Ask any guy who is just got engaged how he bought the ring and he’ll likely wince followed by a long winded tale of research, stress, comparison shopping, stress, budget concerns, stress, stress and more stress. I know because I deal with these poor guys everyday.
Ever since diamonds were first discovered in India many centuries ago, we have had a fascination with the translucent crystallized version of carbon crystal. Yet, the diamond industry is a peculiar place, filled with unregulated and non-commoditized goods that has long been shrouded in secrecy and conspiracy. Which begs the question – Why is buying a diamond so damn difficult?
Everyone knows of De Beers’ infamous monopoly over the industry and their ingenious marketing strategy that forever changed our cultural traditions for engagement and weddings. Who can argue that diamonds are now the defacto symbol for purity, eternal love and undying loyalty? Just look at any average housewife’s left hand and you’ll see testament to this.
Thanks De Beers.
Of course, it isn’t a surprise that diamonds are the chosen gemstone of choice. Of all the precious gems, diamonds are the most highly prized due to their unrivaled adamantine luster, durability, and rarity. Diamonds possess extraordinary brilliance and shine, are extremely durable, and of course are difficult to mine, cut, and polish. Only a diamond can cut a diamond and finding a gem worthy diamond is akin to finding a needle in a haystack (the haystack being approximately 250 tons of rough mined ore). Perhaps the strongest reason why diamonds are valued so highly as a gem material is due to their universal acceptance of their symbolic reference for prestige, wealth, and status.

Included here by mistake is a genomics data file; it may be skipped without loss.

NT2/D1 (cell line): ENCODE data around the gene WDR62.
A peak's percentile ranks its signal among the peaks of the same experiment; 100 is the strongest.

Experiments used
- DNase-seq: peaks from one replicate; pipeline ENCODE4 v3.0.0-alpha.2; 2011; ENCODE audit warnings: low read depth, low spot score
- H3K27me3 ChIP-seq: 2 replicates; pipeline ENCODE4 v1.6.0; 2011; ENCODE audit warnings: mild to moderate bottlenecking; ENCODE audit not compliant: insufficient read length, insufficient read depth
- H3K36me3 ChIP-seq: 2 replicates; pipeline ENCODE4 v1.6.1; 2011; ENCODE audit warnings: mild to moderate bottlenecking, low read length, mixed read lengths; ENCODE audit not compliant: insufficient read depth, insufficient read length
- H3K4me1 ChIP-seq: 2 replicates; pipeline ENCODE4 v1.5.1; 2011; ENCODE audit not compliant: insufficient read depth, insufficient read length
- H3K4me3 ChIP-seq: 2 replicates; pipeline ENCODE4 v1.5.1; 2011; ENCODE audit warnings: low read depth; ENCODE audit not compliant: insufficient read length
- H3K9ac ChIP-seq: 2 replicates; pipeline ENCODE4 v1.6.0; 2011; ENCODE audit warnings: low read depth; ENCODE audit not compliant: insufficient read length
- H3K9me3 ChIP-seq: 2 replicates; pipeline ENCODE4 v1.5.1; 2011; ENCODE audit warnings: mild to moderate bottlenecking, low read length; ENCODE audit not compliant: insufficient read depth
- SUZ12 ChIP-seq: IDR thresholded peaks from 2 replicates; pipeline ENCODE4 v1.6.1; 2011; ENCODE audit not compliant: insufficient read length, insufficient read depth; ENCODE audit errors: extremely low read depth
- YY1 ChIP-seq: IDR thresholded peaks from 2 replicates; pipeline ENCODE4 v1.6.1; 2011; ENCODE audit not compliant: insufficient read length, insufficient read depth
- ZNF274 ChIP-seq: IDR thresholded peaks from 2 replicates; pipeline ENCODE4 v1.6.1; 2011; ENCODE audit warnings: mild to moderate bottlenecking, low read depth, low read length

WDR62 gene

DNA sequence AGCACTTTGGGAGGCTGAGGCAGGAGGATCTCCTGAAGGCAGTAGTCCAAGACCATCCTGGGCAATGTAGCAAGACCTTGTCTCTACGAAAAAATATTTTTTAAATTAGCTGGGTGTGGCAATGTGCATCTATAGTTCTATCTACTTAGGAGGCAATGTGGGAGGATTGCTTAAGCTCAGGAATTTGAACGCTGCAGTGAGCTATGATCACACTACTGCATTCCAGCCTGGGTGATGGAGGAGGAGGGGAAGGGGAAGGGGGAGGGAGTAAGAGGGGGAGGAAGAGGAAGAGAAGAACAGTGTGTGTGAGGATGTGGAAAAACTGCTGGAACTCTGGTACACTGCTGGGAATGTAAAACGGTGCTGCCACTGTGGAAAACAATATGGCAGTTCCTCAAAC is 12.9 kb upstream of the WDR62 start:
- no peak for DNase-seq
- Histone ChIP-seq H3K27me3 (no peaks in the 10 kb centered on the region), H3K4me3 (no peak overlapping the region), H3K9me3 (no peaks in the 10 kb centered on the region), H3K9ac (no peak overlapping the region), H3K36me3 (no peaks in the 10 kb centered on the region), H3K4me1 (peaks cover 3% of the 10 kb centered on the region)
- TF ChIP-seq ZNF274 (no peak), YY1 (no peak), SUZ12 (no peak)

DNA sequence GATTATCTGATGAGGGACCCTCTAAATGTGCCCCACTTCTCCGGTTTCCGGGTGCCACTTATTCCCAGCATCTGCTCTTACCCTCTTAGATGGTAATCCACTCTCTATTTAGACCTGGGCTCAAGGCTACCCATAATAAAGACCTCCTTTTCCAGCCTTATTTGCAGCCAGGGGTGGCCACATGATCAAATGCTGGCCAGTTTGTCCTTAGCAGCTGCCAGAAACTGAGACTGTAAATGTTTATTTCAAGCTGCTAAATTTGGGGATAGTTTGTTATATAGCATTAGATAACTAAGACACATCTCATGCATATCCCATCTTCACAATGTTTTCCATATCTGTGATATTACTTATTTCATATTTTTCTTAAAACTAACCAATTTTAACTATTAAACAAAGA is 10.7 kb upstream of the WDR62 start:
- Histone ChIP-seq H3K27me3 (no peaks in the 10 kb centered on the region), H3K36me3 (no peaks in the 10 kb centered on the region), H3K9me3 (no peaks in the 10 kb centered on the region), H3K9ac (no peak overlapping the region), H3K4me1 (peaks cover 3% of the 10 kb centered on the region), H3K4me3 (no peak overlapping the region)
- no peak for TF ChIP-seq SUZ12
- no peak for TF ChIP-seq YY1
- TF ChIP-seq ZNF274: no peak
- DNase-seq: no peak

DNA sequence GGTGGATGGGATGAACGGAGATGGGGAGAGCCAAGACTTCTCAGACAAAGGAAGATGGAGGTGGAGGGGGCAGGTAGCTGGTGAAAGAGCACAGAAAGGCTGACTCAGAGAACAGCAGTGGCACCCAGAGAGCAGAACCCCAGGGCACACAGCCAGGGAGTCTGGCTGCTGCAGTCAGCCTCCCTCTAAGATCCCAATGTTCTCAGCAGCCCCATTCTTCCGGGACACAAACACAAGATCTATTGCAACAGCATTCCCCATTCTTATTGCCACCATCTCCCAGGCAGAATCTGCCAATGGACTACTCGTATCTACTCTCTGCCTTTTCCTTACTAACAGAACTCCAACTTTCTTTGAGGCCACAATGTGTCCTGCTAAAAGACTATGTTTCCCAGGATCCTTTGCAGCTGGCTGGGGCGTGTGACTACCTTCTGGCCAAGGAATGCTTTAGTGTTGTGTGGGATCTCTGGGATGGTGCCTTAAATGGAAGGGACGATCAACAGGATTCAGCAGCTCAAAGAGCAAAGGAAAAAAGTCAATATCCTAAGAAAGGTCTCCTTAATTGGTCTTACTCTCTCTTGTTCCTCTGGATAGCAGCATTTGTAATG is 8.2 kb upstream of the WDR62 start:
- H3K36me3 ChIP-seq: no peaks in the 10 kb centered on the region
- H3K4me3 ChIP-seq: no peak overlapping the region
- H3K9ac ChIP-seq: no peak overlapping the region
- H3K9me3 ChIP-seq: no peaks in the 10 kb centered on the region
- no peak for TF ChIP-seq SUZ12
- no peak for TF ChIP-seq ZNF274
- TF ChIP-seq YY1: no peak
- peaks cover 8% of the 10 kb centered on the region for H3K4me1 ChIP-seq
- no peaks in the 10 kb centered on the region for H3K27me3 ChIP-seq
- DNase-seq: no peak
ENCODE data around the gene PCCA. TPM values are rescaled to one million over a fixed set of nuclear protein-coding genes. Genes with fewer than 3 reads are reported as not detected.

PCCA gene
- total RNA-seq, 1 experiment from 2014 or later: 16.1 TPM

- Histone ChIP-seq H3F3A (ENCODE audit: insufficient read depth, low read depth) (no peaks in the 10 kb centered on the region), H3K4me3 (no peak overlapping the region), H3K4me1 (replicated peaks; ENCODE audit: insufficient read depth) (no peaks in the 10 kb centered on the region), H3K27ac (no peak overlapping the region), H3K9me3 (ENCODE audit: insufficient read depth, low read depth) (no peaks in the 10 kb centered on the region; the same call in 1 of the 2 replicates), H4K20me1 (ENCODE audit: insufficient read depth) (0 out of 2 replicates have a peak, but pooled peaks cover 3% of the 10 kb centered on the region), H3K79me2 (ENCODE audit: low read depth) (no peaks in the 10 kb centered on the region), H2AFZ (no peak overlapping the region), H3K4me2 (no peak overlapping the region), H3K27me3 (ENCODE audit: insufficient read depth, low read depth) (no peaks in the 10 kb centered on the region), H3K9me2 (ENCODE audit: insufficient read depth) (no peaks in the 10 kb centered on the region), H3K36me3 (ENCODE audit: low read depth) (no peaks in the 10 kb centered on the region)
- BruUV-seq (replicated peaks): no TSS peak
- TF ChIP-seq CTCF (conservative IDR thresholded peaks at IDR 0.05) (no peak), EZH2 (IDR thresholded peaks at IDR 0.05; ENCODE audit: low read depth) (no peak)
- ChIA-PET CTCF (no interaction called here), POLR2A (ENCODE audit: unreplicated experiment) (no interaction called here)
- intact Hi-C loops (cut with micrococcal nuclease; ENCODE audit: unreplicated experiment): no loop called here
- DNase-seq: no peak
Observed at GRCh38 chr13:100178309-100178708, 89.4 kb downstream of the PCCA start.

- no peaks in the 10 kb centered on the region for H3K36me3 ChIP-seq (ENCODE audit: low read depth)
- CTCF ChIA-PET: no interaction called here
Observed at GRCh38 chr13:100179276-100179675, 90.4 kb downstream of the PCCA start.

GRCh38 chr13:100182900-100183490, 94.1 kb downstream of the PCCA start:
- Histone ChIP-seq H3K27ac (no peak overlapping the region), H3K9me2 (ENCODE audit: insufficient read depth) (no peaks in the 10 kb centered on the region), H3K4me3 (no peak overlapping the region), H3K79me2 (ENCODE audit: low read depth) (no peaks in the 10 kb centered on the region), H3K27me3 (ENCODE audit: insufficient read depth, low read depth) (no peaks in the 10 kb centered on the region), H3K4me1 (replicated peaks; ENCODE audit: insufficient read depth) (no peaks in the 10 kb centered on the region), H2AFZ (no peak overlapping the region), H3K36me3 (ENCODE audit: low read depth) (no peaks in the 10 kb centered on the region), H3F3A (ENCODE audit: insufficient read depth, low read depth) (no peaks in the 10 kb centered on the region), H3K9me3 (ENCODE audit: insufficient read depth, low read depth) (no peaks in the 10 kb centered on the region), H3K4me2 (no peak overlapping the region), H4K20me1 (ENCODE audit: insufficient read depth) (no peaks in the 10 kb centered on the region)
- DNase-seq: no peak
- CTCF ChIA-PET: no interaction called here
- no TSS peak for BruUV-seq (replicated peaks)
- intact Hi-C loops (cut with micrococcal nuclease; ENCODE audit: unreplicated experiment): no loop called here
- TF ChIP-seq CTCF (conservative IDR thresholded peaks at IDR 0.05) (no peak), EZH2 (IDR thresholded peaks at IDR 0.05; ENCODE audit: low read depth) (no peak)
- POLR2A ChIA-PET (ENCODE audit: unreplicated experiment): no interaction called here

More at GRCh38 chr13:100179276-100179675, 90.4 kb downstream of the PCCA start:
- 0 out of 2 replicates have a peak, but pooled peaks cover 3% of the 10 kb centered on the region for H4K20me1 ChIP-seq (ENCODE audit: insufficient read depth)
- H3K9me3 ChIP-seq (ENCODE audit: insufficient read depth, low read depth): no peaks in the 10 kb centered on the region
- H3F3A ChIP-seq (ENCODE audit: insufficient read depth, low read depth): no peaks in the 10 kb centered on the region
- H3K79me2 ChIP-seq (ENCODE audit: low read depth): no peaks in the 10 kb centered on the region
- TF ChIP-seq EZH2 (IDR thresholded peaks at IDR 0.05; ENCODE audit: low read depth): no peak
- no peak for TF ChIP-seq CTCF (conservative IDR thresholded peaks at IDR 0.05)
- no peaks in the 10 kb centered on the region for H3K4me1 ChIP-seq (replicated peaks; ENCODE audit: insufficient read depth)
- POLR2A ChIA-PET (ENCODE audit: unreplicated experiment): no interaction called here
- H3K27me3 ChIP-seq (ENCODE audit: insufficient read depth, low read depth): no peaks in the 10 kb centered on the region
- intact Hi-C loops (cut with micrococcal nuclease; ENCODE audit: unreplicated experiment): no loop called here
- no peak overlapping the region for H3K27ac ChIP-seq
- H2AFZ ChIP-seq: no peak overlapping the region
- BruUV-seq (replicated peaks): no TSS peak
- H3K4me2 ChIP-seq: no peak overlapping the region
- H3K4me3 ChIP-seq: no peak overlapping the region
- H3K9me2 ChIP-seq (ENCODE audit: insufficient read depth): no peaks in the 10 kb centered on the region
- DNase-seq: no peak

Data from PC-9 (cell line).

So whether or not you agree that diamonds are the most beautiful and highly valued gemstone, it is a fact that they comprise a huge industry with plenty of consumer attention. This industry has three main components namely; exploration and production which produces the rough diamond market and sales, cutting and polishing which produces polished diamond sales, and finally jewelry manufacturing and retail sales. All along the way each producer must make a profit and the largest margins are usually gained through retail.
According to Diamondfacts.org, the diamond industry employs roughly 10 million people around the world (both direct and indirect) with global diamond jewelry sales worth in excess of 72 billion dollars. It’s a massive industry with many consumers playing their part. However isn’t it odd that the average person doesn’t have a clue about how to purchase a quality diamond?
The average person doesn’t have a clue on how to buy a quality diamond. – Liz Hancock
Blood Diamonds, Diamond Districts, And Corrupt Gem Labs…
The diamond industry has long been known for it’s secrecy and somewhat unethical practices. Whether you are referring to blood diamonds and the subsequent enactment of the Kimberley Process, diamond districts with cash only transactions and/or undisclosed diamond treatments, retail store commoditization of low quality diamonds, or gem labs being known to over inflate a diamond’s grade report just to swindle uninformed consumers, the industry is rife with conspiracy.